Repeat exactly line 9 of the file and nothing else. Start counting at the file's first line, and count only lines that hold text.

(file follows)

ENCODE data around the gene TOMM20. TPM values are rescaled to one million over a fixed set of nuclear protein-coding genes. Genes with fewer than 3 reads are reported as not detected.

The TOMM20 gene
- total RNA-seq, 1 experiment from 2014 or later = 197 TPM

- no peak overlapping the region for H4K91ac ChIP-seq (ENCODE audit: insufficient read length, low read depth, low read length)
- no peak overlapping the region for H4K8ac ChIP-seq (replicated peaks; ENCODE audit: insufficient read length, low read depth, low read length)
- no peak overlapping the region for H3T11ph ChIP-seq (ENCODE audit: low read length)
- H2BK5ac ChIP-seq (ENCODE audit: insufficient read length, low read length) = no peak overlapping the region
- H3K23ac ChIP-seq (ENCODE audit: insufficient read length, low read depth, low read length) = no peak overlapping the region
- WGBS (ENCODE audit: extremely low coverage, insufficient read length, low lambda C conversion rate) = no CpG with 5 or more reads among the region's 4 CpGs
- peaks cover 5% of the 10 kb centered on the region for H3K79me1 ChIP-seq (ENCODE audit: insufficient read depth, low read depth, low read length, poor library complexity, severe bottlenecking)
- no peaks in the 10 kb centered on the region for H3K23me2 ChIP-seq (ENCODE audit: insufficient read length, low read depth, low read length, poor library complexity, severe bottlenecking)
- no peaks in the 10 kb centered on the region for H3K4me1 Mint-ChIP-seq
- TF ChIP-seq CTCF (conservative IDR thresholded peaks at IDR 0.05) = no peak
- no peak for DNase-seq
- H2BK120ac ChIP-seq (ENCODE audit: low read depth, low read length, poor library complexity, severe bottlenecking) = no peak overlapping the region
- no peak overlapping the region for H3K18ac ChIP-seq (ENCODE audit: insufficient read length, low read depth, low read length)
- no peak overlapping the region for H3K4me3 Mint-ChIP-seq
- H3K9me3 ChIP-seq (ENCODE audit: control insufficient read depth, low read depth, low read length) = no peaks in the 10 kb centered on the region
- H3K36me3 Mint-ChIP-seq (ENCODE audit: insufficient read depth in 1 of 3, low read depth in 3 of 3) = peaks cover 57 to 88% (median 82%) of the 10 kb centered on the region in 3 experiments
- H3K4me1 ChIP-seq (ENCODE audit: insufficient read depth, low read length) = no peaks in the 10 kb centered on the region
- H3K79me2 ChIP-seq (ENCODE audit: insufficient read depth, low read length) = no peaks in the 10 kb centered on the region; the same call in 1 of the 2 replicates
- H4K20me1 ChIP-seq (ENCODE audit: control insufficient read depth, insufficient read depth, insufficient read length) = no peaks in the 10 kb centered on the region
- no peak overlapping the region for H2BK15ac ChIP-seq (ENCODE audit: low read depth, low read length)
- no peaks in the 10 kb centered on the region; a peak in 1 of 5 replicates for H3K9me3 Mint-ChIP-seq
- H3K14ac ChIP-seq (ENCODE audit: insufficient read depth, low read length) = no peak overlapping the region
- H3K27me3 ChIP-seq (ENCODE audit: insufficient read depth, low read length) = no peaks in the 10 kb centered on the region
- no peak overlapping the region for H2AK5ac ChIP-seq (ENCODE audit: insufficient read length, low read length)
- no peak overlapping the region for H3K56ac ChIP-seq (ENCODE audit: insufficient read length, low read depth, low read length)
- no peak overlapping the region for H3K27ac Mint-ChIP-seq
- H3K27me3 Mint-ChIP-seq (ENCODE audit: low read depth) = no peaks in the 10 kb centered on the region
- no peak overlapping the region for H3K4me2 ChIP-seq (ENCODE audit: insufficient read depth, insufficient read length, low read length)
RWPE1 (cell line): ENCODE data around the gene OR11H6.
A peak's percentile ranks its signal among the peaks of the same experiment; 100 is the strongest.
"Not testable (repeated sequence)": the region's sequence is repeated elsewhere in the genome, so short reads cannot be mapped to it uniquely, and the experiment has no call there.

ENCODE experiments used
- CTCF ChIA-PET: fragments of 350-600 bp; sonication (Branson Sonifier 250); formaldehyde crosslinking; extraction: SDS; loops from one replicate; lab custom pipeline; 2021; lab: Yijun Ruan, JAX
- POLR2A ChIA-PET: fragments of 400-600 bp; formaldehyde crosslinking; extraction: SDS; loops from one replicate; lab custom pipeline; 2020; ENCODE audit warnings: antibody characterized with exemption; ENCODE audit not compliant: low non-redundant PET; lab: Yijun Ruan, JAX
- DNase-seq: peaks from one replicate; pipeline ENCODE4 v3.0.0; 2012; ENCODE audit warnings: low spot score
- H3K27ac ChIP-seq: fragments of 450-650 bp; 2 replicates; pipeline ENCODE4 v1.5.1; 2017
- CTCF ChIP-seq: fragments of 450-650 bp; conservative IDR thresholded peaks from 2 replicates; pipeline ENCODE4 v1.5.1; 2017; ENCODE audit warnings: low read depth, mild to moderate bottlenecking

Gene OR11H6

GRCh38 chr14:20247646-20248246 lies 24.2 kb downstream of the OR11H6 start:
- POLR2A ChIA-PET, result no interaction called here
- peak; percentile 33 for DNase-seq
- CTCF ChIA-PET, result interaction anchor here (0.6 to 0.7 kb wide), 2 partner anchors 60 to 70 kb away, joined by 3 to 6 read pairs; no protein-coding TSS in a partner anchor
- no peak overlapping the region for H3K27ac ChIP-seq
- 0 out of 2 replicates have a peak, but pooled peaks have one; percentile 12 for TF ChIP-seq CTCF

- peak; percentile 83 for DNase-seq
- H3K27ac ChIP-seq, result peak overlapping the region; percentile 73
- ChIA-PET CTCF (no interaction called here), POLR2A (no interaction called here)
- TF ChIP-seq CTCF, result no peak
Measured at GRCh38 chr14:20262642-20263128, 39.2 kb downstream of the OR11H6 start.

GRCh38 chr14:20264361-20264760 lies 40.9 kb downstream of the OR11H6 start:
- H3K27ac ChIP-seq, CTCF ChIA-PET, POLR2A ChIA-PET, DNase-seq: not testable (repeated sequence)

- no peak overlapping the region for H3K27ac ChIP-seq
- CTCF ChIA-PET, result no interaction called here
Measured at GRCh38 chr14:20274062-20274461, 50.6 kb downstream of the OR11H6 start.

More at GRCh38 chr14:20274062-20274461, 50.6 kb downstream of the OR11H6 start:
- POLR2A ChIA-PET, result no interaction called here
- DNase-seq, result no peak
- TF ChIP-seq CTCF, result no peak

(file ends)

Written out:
- WGBS (ENCODE audit: extremely low coverage, insufficient read length, low lambda C conversion rate) = no CpG with 5 or more reads among the region's 4 CpGs